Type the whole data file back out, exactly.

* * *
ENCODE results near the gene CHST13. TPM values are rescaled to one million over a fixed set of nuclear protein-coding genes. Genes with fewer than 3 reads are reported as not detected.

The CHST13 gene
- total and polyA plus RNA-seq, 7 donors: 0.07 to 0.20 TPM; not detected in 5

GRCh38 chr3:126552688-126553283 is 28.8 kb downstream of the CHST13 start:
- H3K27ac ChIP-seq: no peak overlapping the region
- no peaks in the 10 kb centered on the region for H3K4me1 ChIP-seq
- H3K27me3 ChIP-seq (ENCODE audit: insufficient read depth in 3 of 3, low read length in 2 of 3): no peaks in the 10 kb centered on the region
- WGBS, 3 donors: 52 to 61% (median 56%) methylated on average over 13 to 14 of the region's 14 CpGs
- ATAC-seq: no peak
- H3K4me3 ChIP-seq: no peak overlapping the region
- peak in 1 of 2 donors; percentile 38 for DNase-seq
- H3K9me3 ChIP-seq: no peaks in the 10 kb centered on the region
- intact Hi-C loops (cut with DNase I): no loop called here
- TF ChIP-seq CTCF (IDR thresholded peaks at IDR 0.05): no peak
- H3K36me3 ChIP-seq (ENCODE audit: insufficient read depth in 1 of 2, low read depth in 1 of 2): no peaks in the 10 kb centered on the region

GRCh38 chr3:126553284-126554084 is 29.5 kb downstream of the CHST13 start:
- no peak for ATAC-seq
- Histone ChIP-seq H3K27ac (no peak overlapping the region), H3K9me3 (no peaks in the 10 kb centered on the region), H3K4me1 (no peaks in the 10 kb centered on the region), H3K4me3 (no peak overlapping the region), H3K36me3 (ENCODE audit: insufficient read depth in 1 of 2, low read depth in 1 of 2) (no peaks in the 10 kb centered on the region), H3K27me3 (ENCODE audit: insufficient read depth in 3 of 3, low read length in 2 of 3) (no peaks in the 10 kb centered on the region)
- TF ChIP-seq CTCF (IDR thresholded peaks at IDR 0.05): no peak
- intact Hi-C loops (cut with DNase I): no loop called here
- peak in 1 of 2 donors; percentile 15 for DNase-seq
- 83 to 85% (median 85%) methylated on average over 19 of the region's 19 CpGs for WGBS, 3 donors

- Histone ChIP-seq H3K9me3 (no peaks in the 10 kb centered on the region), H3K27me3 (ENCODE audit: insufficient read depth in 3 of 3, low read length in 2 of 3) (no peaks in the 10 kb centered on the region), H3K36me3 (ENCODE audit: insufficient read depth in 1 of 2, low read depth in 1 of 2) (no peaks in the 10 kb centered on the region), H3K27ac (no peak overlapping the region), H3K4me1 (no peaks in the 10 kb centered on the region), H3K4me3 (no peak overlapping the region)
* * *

ENCODE results near the gene CHST13. TPM values are rescaled to one million over a fixed set of nuclear protein-coding genes. Genes with fewer than 3 reads are reported as not detected.

The CHST13 gene
- total and polyA plus RNA-seq, 7 donors: 0.07 to 0.20 TPM; not detected in 5

GRCh38 chr3:126552688-126553283 is 28.8 kb downstream of the CHST13 start:
- H3K27ac ChIP-seq: no peak overlapping the region
- no peaks in the 10 kb centered on the region for H3K4me1 ChIP-seq
- H3K27me3 ChIP-seq (ENCODE audit: insufficient read depth in 3 of 3, low read length in 2 of 3): no peaks in the 10 kb centered on the region
- WGBS, 3 donors: 52 to 61% (median 56%) methylated on average over 13 to 14 of the region's 14 CpGs
- ATAC-seq: no peak
- H3K4me3 ChIP-seq: no peak overlapping the region
- peak in 1 of 2 donors; percentile 38 for DNase-seq
- H3K9me3 ChIP-seq: no peaks in the 10 kb centered on the region
- intact Hi-C loops (cut with DNase I): no loop called here
- TF ChIP-seq CTCF (IDR thresholded peaks at IDR 0.05): no peak
- H3K36me3 ChIP-seq (ENCODE audit: insufficient read depth in 1 of 2, low read depth in 1 of 2): no peaks in the 10 kb centered on the region

GRCh38 chr3:126553284-126554084 is 29.5 kb downstream of the CHST13 start:
- no peak for ATAC-seq
- Histone ChIP-seq H3K27ac (no peak overlapping the region), H3K9me3 (no peaks in the 10 kb centered on the region), H3K4me1 (no peaks in the 10 kb centered on the region), H3K4me3 (no peak overlapping the region), H3K36me3 (ENCODE audit: insufficient read depth in 1 of 2, low read depth in 1 of 2) (no peaks in the 10 kb centered on the region), H3K27me3 (ENCODE audit: insufficient read depth in 3 of 3, low read length in 2 of 3) (no peaks in the 10 kb centered on the region)
- TF ChIP-seq CTCF (IDR thresholded peaks at IDR 0.05): no peak
- intact Hi-C loops (cut with DNase I): no loop called here
- peak in 1 of 2 donors; percentile 15 for DNase-seq
- 83 to 85% (median 85%) methylated on average over 19 of the region's 19 CpGs for WGBS, 3 donors

- Histone ChIP-seq H3K9me3 (no peaks in the 10 kb centered on the region), H3K27me3 (ENCODE audit: insufficient read depth in 3 of 3, low read length in 2 of 3) (no peaks in the 10 kb centered on the region), H3K36me3 (ENCODE audit: insufficient read depth in 1 of 2, low read depth in 1 of 2) (no peaks in the 10 kb centered on the region), H3K27ac (no peak overlapping the region), H3K4me1 (no peaks in the 10 kb centered on the region), H3K4me3 (no peak overlapping the region)